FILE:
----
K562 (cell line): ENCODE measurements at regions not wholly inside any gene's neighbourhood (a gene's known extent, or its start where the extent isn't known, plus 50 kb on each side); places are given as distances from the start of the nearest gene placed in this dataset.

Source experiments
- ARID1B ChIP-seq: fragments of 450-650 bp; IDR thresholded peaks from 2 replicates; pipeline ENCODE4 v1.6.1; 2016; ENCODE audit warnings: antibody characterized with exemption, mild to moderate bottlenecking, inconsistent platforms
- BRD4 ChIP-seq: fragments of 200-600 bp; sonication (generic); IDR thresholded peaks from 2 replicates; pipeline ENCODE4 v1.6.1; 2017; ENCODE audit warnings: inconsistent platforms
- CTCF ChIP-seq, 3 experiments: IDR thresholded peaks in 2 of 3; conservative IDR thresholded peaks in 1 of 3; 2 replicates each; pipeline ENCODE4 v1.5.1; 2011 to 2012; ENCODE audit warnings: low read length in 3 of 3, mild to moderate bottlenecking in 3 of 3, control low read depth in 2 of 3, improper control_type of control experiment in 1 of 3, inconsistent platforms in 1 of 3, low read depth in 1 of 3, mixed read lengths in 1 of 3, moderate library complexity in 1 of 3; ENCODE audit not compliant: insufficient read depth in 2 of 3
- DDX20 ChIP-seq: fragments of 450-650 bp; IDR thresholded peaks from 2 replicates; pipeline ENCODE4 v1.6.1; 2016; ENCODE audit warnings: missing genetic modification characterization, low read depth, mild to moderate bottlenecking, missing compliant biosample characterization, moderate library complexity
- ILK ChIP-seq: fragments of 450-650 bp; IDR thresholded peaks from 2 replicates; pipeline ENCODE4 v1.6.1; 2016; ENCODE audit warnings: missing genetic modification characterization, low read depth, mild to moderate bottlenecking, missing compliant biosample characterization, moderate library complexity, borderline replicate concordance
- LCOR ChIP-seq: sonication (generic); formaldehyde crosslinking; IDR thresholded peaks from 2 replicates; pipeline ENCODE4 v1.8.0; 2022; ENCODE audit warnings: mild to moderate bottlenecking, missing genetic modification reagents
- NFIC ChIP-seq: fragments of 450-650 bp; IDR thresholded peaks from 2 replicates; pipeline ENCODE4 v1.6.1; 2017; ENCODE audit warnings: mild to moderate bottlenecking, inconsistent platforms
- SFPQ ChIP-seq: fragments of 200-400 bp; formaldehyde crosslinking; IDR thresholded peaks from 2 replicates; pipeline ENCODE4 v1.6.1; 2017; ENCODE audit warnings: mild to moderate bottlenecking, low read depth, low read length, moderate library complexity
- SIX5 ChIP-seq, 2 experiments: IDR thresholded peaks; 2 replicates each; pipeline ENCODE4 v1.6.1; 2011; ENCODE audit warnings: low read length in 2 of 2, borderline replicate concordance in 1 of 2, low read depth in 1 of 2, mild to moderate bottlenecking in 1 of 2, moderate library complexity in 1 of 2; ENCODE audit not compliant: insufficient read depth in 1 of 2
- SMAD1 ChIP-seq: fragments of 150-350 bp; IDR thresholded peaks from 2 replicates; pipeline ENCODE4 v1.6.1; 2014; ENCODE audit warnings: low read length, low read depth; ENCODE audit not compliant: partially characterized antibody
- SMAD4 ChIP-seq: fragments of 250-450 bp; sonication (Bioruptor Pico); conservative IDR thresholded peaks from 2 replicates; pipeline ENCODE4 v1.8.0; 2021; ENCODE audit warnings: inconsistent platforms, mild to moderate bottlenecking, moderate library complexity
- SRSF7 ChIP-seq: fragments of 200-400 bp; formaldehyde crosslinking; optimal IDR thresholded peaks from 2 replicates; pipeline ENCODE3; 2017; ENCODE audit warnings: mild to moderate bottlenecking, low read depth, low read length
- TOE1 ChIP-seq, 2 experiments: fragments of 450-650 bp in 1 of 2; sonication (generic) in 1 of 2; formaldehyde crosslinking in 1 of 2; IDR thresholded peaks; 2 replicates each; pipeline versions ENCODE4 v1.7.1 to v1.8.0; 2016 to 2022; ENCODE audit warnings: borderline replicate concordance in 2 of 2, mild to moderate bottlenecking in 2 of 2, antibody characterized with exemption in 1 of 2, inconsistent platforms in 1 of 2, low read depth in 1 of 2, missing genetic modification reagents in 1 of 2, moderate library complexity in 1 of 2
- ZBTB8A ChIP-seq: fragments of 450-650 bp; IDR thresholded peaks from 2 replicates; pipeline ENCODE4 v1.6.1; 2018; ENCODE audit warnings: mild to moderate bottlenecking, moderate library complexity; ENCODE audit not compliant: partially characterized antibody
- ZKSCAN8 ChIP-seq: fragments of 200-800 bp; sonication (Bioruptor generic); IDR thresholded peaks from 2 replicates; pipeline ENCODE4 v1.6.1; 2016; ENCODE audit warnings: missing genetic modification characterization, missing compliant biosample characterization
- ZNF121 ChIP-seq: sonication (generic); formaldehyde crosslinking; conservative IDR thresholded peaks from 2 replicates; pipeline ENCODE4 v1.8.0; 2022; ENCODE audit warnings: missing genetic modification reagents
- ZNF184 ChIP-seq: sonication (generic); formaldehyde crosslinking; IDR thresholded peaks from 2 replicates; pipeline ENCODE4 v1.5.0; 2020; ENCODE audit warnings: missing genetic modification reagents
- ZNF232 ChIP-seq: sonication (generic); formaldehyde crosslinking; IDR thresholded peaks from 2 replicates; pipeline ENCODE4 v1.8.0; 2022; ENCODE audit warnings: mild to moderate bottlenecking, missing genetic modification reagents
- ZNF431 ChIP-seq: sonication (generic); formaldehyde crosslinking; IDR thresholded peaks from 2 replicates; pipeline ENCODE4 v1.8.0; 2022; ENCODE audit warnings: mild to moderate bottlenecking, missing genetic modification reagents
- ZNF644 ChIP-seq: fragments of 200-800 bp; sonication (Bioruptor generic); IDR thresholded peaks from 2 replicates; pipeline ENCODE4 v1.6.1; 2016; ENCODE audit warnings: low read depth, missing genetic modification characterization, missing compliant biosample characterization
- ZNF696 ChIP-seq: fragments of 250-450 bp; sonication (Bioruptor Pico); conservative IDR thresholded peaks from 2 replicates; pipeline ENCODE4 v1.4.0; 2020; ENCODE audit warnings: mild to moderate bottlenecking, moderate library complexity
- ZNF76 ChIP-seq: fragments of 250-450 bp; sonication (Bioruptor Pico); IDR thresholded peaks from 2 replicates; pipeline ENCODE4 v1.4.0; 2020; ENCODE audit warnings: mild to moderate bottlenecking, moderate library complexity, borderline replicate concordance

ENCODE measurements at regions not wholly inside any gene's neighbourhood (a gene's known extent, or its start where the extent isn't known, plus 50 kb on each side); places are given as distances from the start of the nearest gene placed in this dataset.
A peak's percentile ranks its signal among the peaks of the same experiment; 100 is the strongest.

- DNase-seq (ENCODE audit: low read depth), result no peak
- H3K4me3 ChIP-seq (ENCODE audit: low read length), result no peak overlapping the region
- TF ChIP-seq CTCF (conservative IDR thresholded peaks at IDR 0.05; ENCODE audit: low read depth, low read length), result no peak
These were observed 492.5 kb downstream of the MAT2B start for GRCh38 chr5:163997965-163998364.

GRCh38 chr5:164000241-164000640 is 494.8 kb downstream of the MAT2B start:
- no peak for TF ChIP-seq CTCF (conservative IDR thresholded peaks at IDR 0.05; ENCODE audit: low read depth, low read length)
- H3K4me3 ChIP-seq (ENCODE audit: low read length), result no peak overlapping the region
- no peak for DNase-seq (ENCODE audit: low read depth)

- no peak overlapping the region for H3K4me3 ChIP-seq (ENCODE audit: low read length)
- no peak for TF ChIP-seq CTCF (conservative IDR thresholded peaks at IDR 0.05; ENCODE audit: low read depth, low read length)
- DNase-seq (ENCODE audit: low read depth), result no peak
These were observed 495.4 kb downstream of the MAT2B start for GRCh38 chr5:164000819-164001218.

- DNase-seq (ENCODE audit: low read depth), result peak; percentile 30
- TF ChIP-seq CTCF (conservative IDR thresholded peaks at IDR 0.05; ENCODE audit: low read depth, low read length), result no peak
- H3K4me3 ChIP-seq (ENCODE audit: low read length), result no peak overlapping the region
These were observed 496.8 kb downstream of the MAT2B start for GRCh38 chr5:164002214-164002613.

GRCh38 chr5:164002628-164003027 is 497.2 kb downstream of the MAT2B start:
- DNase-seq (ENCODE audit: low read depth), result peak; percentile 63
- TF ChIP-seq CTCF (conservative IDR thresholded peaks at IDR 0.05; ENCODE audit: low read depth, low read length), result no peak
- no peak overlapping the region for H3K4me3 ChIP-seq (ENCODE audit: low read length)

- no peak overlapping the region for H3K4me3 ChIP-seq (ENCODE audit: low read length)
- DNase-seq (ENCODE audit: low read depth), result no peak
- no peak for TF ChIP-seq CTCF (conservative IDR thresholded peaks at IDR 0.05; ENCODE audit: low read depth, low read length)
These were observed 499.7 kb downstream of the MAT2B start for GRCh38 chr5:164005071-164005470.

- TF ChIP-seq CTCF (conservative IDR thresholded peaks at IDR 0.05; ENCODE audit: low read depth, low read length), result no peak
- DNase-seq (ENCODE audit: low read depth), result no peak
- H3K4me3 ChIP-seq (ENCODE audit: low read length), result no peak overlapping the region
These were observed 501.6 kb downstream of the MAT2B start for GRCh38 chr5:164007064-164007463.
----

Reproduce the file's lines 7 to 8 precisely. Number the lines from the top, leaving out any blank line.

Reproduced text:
- ILK ChIP-seq: fragments of 450-650 bp; IDR thresholded peaks from 2 replicates; pipeline ENCODE4 v1.6.1; 2016; ENCODE audit warnings: missing genetic modification characterization, low read depth, mild to moderate bottlenecking, missing compliant biosample characterization, moderate library complexity, borderline replicate concordance
- LCOR ChIP-seq: sonication (generic); formaldehyde crosslinking; IDR thresholded peaks from 2 replicates; pipeline ENCODE4 v1.8.0; 2022; ENCODE audit warnings: mild to moderate bottlenecking, missing genetic modification reagents